Restrictions DO NOT apply to items that have been in the quarantine area for less than five days

Items subject to quarantine area movement restrictions

  • Potted plants
  • Plant mulch, bark and wood chips
  • Hay and straw
  • Manure
  • Soil (including soil attached to non-potted plants, potting mix, and any form of manufactured potting media, pebbles and gravel)
  • Grass and turf (including grass sod with soil attached)
  • Soil, turf, grass or other organic matter that has or appears to have been part of a nest or mound built by RIFA
  • Any machinery or equipment used in digging, earthmoving or disturbing of soil
  • Shipping containers

About Red Imported Fire Ant

How to identify Red Imported Fire Ant

Red Imported Fire Ant (RIFA), Solenopsis invicta, is one of the most serious and invasive ant pests in the world, because of its harmful effects on people, agriculture, flora and fauna, infrastructure and recreational activities.

Below is information on what to look for. This identification video (courtesy of the National Red Imported Fire Ant Eradication Program) may be useful if you are looking for nests or observing ants.  Although please keep in mind any RIFA nests in WA will look different to nests in Queensland due to our sandy soils.

What to look for

  • Hard to distinguish from common native ants.
  • 2-8mm, reddish brown in colour with a darker abdomen.
  • Nests that often have no visible entry holes like other ant nests.
  • Young nests can be indistinct or start out as small piles of excavated soil.
  • A fiery sting that can blister and form pustules at the sting site.
  • Nests in open areas like lawns, firebreaks or fence lines.

Where to look

RIFA nests may be found next to or under other objects on the ground, such as timber, logs, rocks, pavers or bricks. Look near pots or any areas of disturbed ground as well as:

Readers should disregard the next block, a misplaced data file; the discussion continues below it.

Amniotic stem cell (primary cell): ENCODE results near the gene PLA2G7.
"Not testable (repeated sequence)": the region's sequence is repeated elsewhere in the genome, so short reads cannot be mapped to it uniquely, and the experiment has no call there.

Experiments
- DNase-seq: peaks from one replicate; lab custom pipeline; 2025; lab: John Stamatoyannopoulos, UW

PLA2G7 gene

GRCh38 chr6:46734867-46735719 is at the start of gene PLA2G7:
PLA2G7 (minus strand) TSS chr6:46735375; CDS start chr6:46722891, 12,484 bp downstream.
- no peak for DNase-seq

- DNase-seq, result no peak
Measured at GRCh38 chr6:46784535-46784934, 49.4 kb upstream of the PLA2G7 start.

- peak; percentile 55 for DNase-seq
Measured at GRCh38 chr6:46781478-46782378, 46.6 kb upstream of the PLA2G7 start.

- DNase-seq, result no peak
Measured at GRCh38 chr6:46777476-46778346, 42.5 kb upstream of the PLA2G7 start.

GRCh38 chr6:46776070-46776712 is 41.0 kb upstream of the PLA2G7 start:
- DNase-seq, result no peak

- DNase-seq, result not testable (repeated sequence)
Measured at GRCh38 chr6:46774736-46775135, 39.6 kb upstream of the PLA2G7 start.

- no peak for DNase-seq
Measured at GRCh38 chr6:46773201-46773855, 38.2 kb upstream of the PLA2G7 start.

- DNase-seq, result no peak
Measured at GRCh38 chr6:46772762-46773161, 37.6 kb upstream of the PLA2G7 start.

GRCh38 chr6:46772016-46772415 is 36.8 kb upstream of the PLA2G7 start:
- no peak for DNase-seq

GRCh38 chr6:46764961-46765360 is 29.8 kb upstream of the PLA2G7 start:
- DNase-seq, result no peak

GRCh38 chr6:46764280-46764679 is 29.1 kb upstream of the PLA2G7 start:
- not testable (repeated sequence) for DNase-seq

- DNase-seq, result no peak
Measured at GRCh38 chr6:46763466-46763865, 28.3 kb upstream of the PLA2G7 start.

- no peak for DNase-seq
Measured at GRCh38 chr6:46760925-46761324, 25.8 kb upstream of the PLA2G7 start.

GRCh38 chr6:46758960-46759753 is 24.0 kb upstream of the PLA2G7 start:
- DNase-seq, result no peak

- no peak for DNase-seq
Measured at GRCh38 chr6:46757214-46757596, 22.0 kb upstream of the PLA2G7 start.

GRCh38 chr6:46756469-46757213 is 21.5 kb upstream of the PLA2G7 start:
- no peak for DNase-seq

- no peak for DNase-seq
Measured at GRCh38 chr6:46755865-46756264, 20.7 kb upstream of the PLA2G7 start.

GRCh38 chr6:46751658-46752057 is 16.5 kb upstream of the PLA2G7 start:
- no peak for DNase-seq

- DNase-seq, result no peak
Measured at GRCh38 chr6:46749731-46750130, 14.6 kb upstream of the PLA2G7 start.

• in pot plants on the ground
  • in stores of topsoil, mulch and potting mixes
  • under landscape materials (e.g. logs, stones)
  • under timber or pallets on the ground
  • adjacent to buildings and other structures
  • in untidy or overgrown areas
  • near areas of permanent water (e.g. the banks of dams, rivers, ponds, aquaculture containers)
  • tufts of grass in open areas, where the soil is built up around the tufts.

Impact of RIFA

  • Can inflict a painful and fiery sting, which in some people can cause an allergic reaction.
  • Can eventually form 'super colonies' with multiple queens and can spread rapidly.
  • Feeds voraciously on small ground fauna including insects, spiders, lizards, frogs, birds and mammals.
  • Can impact agricultural and horticultural crops by damaging plants and nurturing sap-sucking pest insects such as aphids, scale and mealy bug.
  • Can infest turf and nursery plants.
  • Can render backyards and public open spaces unusable.

Reporting options

Report any unfamiliar ants immediately – even if unsure. Do not disturb the nest or touch ants as they may aggressively defend it. Do not send in live samples. Take a photo if safe to do so.

Contact the department via: